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Good Friday round up: Gloom as churches remain closed, parks deserted

NAIROBI
By Standard Team | April 3rd 2021

Bishop Dominick Kimengich of Eldoret Diocese carries the cross during Easter celebrations at the Sacred Heart Cathedral, Uasin Gishu. [Peter Ochieng, Standard]

For the second year running, the country witnessed low-key Easter celebrations due to strict Covid-19 regulations on travel and social events.

The situation was particularly grim in the five counties that are under partial lockdown, with no merry-making activities allowed.

With entertainment spots and places of worship closed in Nairobi, Nakuru, Kiambu, Kajiado and Machakos, residents chose to remain indoors.

At Christ The King Cathedral in Nakuru, believers who turned up to pray in the 1,500-seat church were turned away by security guards who said they were under strict instructions from the church leadership. 

Bishop Maurice Muhatia presided over a Mass that was only attended by priests and nuns. The church did not hold the ‘Way of the Cross’, a regular event for Catholics on Good Friday. 

“Following the directives given by the government, we encourage our people to hold private prayers wherever they are. As a church, we shall continue to reach out to them on our church radio station,” said Bishop Muhatia. 

The situation was the same in other churches that normally hold a service to mark Good Friday. Many did not open their doors or opted to reach their followers through social media. 

The Nakuru West Pastors Fellowship, however, took issue with the Interfaith Council–a coalition of the major faith groups in the country–over what they termed as failure to stand up for believers when advising President Uhuru Kenyatta on activities in places of worship.

“It is such a gloomy Easter yet this is the holiday that defines our faith. The Interfaith Council should have vouched for churches to operate with lower numbers and not a blanket closure,” said Pastor Sospeter Mburu. 

Speaking separately, Bishop Mike Brawan of Metro Church encouraged the clergy to focus on ministering to their members through the permitted avenues to avert conflict with the government. 

“There is always a way for a preacher to reach out to their members, including works of charity. Preaching online has, however, seen us fail to reach some of our members but at the same time we are reaching out to new members who join our online sermons,” said Bishop Brawan. 

There had been expectation that the closure of hotels and entertainment joints would encourage more people to go on game drives in the national parks. But the reality was that the parks were left to the animals. 

Enock Nokwe, a photographer at Lake Nakuru National Park, said this was the first time he has seen the park deserted during Easter holiday and with schools closed.

Deserted church benches at St. Bakhita Catholic Church, Mukuru in Nairobi. ]Denish Ochieng, Standard]

In Migori, Kisii and Nyamira counties, only a handful of believers attended church service.

The fear of crowding meant that turnout was low at St Joseph Catholic Parish in Migori and Kisii Town Parish.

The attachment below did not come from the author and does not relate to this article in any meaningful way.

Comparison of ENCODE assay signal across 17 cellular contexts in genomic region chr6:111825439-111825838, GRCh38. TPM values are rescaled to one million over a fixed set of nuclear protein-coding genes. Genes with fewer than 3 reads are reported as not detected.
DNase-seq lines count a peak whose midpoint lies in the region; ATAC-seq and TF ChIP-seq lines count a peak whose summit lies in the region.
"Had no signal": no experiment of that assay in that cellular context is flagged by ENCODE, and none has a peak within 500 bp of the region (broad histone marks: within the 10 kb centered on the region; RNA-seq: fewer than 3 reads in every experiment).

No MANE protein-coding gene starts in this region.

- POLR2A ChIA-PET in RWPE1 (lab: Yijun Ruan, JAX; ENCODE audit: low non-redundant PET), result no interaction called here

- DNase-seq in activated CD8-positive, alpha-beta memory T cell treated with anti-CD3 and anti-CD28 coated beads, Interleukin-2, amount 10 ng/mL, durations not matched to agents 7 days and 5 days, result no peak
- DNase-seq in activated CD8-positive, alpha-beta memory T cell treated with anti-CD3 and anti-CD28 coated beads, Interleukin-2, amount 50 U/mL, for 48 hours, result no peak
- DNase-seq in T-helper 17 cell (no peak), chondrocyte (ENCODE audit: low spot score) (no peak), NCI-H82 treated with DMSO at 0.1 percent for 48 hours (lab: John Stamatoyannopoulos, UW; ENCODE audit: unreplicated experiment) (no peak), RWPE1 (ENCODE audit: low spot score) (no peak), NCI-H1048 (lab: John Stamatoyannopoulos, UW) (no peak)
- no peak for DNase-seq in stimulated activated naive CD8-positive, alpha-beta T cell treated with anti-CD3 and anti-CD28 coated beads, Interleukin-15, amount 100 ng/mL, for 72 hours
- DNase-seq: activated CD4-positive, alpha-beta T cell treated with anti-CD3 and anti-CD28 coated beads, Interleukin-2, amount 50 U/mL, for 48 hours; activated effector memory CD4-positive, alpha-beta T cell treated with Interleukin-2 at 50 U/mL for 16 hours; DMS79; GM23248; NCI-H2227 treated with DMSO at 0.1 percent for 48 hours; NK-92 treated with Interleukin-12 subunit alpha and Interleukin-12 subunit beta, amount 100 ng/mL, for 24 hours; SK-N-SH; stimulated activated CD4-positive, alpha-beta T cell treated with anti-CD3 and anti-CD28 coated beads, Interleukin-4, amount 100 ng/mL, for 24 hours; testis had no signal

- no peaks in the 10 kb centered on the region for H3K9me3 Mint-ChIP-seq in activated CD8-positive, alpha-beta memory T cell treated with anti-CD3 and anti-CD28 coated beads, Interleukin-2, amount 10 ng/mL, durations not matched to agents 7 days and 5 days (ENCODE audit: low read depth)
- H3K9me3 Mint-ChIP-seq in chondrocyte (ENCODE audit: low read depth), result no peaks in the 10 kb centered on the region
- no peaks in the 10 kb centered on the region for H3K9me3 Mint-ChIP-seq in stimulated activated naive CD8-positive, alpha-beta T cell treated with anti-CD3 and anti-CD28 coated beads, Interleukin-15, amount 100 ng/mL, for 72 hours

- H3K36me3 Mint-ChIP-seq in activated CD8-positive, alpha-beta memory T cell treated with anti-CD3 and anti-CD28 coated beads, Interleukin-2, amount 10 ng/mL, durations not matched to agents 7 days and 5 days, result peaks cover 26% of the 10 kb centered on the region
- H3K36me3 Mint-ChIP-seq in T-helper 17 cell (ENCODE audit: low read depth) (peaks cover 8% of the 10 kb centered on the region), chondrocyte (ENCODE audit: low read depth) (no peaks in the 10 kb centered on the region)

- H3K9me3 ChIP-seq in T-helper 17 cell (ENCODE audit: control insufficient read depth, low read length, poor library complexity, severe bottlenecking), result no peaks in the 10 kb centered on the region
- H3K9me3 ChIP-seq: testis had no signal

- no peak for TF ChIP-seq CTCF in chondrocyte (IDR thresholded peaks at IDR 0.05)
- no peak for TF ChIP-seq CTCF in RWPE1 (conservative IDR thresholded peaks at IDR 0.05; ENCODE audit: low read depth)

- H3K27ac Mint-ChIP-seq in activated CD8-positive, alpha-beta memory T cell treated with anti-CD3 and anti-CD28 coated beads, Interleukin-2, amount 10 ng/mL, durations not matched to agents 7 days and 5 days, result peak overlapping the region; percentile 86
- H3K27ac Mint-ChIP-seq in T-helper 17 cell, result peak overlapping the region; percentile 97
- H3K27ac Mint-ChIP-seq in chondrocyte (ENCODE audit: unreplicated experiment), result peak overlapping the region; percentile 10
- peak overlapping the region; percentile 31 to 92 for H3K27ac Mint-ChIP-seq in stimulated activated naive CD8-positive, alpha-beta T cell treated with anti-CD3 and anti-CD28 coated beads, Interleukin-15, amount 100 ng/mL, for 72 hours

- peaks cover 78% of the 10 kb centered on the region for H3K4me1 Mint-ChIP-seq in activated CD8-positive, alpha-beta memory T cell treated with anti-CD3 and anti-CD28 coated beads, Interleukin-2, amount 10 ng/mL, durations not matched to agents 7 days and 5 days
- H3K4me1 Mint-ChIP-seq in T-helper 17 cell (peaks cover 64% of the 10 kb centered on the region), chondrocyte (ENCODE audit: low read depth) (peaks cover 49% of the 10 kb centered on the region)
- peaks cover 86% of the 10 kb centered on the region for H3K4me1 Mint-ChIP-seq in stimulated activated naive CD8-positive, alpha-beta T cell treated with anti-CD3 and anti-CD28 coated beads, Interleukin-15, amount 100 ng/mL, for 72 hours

Only about 20 Catholic faithful took part in the ‘Way of the Cross’ at St Joseph’s.

Father Louise Okumu said that previously, participants would often walk for at least five kilometres. 

“We have been forced to cover a very short distance due to the pandemic. This year the turnout was low because of fear of some believers, and guidelines from the government and the church to maintain a few numbers of believers attending the Way of the Cross,” Father Okumu said.

In the North Rift, low-key Easter rites were witnessed in the mainstream churches.

Clerics urged believers to obey State directives and Health ministry protocols in an effort to contain the pandemic that has caused global havoc.

“Kenyans are known to respond at the last minute to good interventions. This is about life and as a Church, we urge Kenyans to come out and take vaccines provided by the government and guided by the Ministry of Health,” said Bishop Paul Korir of the Anglican Church of Kenya Kapsabet Diocese.

Bishop Korir urged Kenyans to have faith in the vaccines, saying they are the result of guidelines and tests done under World Health Organisation protocols.

Speaking after delivering a sermon at St Barnabas, Bishop Korir appealed to Kenyans aged 58 and above and those categorised as frontline workers to take advantage of the free vaccines currently being administered by the Health ministry to fight the disease.

“This is each and everyone’s responsibility. People should continue observing Health ministry protocols on observing social distance, hand washing and sanitising,” he said.

The Mass at St Barnabas and other celebrations did not exceed 90 minutes.

Bishop Dominick Kimengich of Eldoret Catholic Diocese asked Kenyans to obey the Covid-19 restrictions to lower the infection rates.

“The government is doing everything possible to ensure the deadly virus does not affect the lives of innocent people,” said Bishop Kimengich.

[Report by Kennedy Gachuhi, Anne Atieno, Eric Abuga, Titus Too and Peter Ochieng]

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